For seven decades, the history of Bond onscreen has also been the history of costume design, and both male and female tailoring. And since the 1960s that male tailoring particularly has always spilled out from the soundstage and big screen to the high street – enabling audiences to savor, sample and participate in that sartorial relationship 007 has always had with his clothing marques, and that Bond sense of glamour and graspable adventure.
Like the Bond series itself, there is a willful playfulness, sense of luxury, one eye on the past, yet contemporary style to Orlebar Brown. Both 007 and OB are predicated on a sense of vacation and the statement of a bespoke, sharp, youthful, and head-turning entrance. However, this is not fancy-dress Bond. This is not kitschy Bond dress-up for the office party. The designers and team at OB are rightly quick to remind this bullet catcher – and themselves – how their Bond clothing is far from cosplay. It is instead framed by fresh trends of production, construction, branding and environments alongside that Bond-minded grasp of colour, escapism, luxury and new masculinity.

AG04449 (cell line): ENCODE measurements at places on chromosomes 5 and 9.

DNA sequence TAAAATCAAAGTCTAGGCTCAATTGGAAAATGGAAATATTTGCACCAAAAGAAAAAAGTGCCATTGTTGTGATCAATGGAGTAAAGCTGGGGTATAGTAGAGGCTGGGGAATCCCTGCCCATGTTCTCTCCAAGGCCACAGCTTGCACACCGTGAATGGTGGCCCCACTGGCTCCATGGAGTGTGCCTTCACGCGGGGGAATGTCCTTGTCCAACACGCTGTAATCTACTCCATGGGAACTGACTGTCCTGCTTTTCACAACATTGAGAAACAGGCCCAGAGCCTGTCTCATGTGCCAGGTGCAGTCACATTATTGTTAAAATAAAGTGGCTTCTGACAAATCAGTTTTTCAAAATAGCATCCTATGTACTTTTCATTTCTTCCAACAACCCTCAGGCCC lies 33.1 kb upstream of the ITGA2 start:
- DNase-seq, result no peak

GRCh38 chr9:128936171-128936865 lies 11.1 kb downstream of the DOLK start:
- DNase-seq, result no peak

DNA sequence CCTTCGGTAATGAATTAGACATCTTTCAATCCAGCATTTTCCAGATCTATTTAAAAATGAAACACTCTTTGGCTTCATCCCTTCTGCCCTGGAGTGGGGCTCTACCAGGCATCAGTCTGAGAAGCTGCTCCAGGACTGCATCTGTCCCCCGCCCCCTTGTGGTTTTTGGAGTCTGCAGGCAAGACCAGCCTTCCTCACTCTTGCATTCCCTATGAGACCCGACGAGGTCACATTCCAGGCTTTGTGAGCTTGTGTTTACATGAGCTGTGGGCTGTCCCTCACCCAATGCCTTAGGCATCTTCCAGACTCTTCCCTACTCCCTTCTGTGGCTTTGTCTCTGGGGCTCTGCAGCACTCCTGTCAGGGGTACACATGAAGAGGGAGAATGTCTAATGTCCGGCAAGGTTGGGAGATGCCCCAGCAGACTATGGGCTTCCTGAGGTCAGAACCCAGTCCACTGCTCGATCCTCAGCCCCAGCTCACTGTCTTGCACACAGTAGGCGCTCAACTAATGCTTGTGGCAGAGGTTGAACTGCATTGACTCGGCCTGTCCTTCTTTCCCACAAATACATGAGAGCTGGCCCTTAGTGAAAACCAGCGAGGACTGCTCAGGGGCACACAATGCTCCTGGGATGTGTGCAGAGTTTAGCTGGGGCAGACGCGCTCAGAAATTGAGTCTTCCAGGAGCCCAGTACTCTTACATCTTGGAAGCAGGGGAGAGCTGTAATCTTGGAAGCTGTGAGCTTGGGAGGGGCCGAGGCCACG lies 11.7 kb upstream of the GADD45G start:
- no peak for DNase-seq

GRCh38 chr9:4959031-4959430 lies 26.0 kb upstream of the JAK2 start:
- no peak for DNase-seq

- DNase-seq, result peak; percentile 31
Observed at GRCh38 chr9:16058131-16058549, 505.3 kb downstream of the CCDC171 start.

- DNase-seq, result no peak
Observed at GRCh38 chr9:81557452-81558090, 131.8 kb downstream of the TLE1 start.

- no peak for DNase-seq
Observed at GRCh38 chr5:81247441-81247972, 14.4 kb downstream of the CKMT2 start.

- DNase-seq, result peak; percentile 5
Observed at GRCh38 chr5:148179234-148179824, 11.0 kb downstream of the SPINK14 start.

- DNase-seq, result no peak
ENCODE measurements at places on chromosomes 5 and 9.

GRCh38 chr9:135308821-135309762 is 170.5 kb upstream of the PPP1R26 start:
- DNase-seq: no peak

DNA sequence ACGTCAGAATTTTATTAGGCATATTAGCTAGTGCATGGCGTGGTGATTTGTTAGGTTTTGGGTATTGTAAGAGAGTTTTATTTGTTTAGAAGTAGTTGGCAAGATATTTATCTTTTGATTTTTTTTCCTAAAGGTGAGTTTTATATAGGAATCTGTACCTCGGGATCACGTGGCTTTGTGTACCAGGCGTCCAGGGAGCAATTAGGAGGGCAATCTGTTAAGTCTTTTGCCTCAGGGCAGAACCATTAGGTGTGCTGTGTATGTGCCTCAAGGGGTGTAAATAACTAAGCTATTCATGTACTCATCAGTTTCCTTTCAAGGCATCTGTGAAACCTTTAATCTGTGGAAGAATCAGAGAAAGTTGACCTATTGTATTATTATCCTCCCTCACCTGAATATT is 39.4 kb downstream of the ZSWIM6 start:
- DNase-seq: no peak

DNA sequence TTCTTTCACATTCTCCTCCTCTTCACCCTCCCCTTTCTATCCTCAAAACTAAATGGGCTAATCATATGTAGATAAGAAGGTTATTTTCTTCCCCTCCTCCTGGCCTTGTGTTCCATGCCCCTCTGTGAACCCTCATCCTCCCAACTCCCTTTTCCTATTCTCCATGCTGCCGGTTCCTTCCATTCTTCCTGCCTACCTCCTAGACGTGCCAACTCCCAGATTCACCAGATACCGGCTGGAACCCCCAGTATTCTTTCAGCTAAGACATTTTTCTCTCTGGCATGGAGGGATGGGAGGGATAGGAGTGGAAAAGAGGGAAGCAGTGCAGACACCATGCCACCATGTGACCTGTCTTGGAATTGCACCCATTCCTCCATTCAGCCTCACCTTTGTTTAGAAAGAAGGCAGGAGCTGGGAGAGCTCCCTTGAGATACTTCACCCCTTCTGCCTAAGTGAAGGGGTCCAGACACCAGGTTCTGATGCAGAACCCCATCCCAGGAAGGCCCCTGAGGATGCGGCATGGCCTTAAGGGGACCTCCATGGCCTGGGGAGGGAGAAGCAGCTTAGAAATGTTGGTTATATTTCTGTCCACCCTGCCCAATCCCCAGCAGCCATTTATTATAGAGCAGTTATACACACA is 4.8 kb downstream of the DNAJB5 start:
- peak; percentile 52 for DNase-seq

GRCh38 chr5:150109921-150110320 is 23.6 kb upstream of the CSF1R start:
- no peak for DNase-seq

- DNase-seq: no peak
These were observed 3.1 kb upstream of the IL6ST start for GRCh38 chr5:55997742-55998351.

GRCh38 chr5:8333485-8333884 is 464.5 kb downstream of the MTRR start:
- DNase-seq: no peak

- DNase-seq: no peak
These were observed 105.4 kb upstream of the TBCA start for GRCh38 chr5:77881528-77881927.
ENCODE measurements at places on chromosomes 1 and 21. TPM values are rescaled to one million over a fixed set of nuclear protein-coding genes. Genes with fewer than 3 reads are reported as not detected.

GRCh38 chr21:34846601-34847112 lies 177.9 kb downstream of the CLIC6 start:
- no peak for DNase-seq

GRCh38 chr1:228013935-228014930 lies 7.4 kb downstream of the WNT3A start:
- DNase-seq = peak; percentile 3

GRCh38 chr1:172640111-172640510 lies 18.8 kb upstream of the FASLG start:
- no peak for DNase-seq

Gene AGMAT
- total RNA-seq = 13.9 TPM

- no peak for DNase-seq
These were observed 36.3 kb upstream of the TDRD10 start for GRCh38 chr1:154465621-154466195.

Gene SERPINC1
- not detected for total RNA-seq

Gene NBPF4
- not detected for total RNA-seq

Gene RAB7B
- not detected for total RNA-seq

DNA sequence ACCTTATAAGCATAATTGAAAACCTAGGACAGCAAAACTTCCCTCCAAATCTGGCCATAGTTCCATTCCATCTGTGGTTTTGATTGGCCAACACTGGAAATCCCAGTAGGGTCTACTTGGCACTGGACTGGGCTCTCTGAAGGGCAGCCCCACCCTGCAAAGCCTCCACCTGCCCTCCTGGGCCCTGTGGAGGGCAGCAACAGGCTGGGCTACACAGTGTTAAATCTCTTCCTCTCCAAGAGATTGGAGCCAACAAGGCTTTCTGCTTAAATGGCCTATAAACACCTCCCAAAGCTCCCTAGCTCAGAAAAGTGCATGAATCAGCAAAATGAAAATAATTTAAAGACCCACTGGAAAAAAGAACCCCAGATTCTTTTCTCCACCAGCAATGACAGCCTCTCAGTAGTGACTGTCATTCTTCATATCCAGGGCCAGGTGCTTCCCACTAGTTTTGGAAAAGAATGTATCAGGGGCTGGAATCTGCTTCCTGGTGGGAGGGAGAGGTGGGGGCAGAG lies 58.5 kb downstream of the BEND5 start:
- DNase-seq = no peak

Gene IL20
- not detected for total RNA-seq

A wander through Orlebar Brown’s work room is fascinating. Designers carefully stitch and unstitch for future season’s collections. The walls are not only replete with proud remnants of past Bond collections, but also a multitude of fabric squares, pinned textures and earmarked materials, the working ponderings for summer seasons yet to be on the calendar, details about collars, shapes and coloring, stitching thoughts, random brainstorms of inspiration, the possible shape of a button, head shots for potential models and what sense of masculinity, body shape and vacation escapism Orlebar Brown want to transport their customers to next.